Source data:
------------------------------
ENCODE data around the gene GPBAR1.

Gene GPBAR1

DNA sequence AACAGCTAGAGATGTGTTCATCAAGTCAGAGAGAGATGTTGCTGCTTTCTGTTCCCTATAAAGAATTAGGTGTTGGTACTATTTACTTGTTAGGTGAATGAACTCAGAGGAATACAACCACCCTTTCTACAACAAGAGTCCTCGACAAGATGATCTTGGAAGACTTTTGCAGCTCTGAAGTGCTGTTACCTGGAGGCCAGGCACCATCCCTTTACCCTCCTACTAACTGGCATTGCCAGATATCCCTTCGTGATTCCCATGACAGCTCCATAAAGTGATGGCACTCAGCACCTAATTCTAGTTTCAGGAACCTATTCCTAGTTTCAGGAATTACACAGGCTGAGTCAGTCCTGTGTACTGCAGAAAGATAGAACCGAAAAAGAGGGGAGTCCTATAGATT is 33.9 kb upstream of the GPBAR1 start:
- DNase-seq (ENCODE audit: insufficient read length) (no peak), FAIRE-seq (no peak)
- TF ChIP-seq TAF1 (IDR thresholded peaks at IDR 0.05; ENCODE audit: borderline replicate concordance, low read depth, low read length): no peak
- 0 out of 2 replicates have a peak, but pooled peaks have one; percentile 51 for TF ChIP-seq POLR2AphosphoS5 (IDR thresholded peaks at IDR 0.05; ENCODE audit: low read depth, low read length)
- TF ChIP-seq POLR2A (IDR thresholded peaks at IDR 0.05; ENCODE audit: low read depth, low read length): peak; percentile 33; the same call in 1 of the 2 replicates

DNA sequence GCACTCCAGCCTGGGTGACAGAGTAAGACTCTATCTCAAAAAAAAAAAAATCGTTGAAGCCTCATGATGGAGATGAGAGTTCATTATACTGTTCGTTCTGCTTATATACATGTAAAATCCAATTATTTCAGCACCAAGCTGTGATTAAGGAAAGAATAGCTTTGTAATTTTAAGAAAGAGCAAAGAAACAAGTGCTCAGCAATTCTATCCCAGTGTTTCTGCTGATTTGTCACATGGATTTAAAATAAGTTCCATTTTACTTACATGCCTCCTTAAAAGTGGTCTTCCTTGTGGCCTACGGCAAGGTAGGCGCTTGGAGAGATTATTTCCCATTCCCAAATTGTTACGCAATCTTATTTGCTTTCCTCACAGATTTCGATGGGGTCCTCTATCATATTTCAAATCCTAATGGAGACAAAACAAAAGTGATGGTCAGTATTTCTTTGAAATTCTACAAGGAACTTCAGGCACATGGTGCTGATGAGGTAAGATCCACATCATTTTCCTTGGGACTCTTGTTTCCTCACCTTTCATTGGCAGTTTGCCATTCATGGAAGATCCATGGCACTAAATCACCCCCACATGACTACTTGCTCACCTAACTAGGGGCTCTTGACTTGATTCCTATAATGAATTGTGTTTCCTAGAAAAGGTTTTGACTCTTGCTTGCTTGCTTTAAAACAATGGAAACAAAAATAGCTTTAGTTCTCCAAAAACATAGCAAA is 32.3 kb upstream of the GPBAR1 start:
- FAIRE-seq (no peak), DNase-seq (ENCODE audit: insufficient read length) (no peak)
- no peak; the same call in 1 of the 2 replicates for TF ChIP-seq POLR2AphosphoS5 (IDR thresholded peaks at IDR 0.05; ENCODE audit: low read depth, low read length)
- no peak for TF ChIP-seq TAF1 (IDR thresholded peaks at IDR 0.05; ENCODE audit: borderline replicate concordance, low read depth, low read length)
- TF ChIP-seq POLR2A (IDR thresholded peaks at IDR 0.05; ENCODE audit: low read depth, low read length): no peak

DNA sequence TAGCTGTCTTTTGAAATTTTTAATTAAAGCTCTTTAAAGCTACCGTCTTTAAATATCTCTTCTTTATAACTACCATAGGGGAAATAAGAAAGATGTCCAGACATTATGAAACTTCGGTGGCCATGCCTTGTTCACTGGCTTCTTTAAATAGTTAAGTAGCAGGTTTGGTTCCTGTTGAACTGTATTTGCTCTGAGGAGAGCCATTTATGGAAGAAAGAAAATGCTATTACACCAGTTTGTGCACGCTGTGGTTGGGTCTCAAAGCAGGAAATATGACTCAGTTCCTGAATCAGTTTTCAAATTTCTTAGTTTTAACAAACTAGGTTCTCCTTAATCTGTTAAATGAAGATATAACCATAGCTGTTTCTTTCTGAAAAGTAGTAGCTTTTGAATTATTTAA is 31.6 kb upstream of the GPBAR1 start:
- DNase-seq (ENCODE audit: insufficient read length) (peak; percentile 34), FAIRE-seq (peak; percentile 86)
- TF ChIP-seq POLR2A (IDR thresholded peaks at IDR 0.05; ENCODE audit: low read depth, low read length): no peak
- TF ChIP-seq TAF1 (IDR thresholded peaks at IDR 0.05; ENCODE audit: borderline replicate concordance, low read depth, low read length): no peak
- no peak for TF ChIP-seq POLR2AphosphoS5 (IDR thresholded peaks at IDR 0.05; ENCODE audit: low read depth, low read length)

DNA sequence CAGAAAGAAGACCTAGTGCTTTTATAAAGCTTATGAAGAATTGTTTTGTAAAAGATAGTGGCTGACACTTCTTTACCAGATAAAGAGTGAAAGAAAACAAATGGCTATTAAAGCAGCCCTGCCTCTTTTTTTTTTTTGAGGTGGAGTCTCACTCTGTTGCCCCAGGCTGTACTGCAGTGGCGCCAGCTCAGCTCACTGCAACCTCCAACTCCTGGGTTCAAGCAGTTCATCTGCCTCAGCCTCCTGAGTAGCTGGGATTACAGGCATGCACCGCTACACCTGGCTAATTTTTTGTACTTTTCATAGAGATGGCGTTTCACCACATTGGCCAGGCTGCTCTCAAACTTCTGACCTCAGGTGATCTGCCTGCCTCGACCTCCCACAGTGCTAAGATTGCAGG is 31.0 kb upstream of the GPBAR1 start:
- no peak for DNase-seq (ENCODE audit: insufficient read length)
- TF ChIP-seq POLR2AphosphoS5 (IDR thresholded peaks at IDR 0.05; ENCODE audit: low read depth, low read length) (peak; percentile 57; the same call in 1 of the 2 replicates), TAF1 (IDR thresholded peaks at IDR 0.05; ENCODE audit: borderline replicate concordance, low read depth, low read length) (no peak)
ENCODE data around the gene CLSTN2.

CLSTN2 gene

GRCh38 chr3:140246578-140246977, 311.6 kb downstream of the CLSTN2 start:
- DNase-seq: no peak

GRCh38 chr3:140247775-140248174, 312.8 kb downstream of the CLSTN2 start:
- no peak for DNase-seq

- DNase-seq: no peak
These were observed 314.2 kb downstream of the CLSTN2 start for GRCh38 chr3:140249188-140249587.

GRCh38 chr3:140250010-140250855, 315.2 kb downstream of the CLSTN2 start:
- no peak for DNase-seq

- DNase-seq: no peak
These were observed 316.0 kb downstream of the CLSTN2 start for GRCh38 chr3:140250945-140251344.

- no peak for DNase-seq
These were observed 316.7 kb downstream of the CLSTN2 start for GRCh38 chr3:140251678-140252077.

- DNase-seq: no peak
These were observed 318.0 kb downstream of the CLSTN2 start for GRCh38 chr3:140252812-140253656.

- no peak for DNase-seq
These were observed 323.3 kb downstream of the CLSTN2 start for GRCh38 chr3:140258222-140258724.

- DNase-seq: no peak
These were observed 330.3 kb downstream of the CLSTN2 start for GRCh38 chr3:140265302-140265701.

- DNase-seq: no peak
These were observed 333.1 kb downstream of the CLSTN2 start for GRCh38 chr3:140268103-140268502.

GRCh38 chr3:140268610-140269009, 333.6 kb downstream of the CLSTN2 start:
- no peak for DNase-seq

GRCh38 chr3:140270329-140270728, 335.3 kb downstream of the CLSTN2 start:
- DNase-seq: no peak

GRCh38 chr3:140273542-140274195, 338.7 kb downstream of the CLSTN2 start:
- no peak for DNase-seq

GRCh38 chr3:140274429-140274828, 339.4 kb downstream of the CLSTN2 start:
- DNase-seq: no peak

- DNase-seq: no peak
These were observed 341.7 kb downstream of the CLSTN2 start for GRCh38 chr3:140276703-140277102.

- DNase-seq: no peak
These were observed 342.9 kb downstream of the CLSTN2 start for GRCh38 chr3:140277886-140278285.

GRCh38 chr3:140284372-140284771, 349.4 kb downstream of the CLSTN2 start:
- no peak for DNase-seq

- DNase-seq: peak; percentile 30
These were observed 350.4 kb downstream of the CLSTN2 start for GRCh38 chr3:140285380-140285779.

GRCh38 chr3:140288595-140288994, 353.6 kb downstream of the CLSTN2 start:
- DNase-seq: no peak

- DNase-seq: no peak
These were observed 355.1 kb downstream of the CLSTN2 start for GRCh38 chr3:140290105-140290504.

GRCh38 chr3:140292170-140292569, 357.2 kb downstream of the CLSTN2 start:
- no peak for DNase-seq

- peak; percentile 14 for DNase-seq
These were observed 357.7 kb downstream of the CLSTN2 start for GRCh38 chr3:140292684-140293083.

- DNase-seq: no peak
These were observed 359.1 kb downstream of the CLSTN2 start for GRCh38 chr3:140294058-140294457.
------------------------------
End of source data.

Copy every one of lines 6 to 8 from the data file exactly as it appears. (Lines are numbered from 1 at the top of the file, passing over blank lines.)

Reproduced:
- 0 out of 2 replicates have a peak, but pooled peaks have one; percentile 51 for TF ChIP-seq POLR2AphosphoS5 (IDR thresholded peaks at IDR 0.05; ENCODE audit: low read depth, low read length)
- TF ChIP-seq POLR2A (IDR thresholded peaks at IDR 0.05; ENCODE audit: low read depth, low read length): peak; percentile 33; the same call in 1 of the 2 replicates

DNA sequence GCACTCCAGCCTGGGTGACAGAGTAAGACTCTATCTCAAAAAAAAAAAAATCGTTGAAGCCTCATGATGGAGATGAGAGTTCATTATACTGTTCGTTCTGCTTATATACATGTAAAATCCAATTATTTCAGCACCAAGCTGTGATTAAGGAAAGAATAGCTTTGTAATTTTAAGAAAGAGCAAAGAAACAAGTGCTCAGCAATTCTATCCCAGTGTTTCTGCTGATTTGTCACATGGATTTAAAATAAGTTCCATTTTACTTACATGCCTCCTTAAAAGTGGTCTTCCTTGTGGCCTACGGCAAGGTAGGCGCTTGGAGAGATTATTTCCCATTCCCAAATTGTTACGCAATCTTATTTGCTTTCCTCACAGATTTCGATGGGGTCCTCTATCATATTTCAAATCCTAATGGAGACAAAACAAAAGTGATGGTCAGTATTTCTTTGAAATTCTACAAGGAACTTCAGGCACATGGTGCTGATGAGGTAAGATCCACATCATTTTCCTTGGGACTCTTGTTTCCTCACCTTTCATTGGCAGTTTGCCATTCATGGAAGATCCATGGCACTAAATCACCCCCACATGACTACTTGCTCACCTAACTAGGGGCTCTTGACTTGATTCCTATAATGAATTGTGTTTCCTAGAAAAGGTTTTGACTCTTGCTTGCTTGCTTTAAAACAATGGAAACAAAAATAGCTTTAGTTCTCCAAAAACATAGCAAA is 32.3 kb upstream of the GPBAR1 start: